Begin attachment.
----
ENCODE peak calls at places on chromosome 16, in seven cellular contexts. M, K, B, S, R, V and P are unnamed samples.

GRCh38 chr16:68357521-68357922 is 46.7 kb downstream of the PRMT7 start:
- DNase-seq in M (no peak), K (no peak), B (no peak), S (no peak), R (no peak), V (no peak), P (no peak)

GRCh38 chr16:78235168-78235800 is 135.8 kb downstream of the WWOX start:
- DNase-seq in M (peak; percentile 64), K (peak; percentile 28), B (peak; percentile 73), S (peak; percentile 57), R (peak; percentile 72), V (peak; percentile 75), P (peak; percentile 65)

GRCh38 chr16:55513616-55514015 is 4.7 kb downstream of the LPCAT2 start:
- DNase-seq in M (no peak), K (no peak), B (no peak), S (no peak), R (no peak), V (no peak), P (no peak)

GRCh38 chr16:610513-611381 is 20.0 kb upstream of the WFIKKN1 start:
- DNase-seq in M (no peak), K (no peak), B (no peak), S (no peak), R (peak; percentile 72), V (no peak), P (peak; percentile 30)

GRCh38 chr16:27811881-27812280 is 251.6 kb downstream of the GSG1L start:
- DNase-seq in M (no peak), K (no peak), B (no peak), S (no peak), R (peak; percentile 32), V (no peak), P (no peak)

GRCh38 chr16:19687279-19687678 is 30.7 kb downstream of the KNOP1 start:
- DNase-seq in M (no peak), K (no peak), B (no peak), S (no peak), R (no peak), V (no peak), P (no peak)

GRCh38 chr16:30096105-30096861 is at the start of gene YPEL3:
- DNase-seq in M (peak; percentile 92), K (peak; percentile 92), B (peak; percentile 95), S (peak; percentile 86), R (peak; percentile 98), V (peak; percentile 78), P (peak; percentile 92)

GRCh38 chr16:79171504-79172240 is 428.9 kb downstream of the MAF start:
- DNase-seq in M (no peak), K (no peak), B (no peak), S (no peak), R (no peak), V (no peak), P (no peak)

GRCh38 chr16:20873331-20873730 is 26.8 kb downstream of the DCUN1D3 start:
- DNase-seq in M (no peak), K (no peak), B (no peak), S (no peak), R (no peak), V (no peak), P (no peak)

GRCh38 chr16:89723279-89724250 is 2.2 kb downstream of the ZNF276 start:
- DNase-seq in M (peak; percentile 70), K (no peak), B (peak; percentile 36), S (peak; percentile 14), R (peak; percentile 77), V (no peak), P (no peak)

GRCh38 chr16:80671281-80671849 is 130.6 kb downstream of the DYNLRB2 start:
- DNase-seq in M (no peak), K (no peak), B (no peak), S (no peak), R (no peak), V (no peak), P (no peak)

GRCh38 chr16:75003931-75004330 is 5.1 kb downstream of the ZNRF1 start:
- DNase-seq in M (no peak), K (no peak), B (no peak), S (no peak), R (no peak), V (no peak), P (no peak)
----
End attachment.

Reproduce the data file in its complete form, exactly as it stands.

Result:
ENCODE peak calls at places on chromosome 16, in seven cellular contexts. M, K, B, S, R, V and P are unnamed samples.

GRCh38 chr16:68357521-68357922 is 46.7 kb downstream of the PRMT7 start:
- DNase-seq in M (no peak), K (no peak), B (no peak), S (no peak), R (no peak), V (no peak), P (no peak)

GRCh38 chr16:78235168-78235800 is 135.8 kb downstream of the WWOX start:
- DNase-seq in M (peak; percentile 64), K (peak; percentile 28), B (peak; percentile 73), S (peak; percentile 57), R (peak; percentile 72), V (peak; percentile 75), P (peak; percentile 65)

GRCh38 chr16:55513616-55514015 is 4.7 kb downstream of the LPCAT2 start:
- DNase-seq in M (no peak), K (no peak), B (no peak), S (no peak), R (no peak), V (no peak), P (no peak)

GRCh38 chr16:610513-611381 is 20.0 kb upstream of the WFIKKN1 start:
- DNase-seq in M (no peak), K (no peak), B (no peak), S (no peak), R (peak; percentile 72), V (no peak), P (peak; percentile 30)

GRCh38 chr16:27811881-27812280 is 251.6 kb downstream of the GSG1L start:
- DNase-seq in M (no peak), K (no peak), B (no peak), S (no peak), R (peak; percentile 32), V (no peak), P (no peak)

GRCh38 chr16:19687279-19687678 is 30.7 kb downstream of the KNOP1 start:
- DNase-seq in M (no peak), K (no peak), B (no peak), S (no peak), R (no peak), V (no peak), P (no peak)

GRCh38 chr16:30096105-30096861 is at the start of gene YPEL3:
- DNase-seq in M (peak; percentile 92), K (peak; percentile 92), B (peak; percentile 95), S (peak; percentile 86), R (peak; percentile 98), V (peak; percentile 78), P (peak; percentile 92)

GRCh38 chr16:79171504-79172240 is 428.9 kb downstream of the MAF start:
- DNase-seq in M (no peak), K (no peak), B (no peak), S (no peak), R (no peak), V (no peak), P (no peak)

GRCh38 chr16:20873331-20873730 is 26.8 kb downstream of the DCUN1D3 start:
- DNase-seq in M (no peak), K (no peak), B (no peak), S (no peak), R (no peak), V (no peak), P (no peak)

GRCh38 chr16:89723279-89724250 is 2.2 kb downstream of the ZNF276 start:
- DNase-seq in M (peak; percentile 70), K (no peak), B (peak; percentile 36), S (peak; percentile 14), R (peak; percentile 77), V (no peak), P (no peak)

GRCh38 chr16:80671281-80671849 is 130.6 kb downstream of the DYNLRB2 start:
- DNase-seq in M (no peak), K (no peak), B (no peak), S (no peak), R (no peak), V (no peak), P (no peak)

GRCh38 chr16:75003931-75004330 is 5.1 kb downstream of the ZNRF1 start:
- DNase-seq in M (no peak), K (no peak), B (no peak), S (no peak), R (no peak), V (no peak), P (no peak)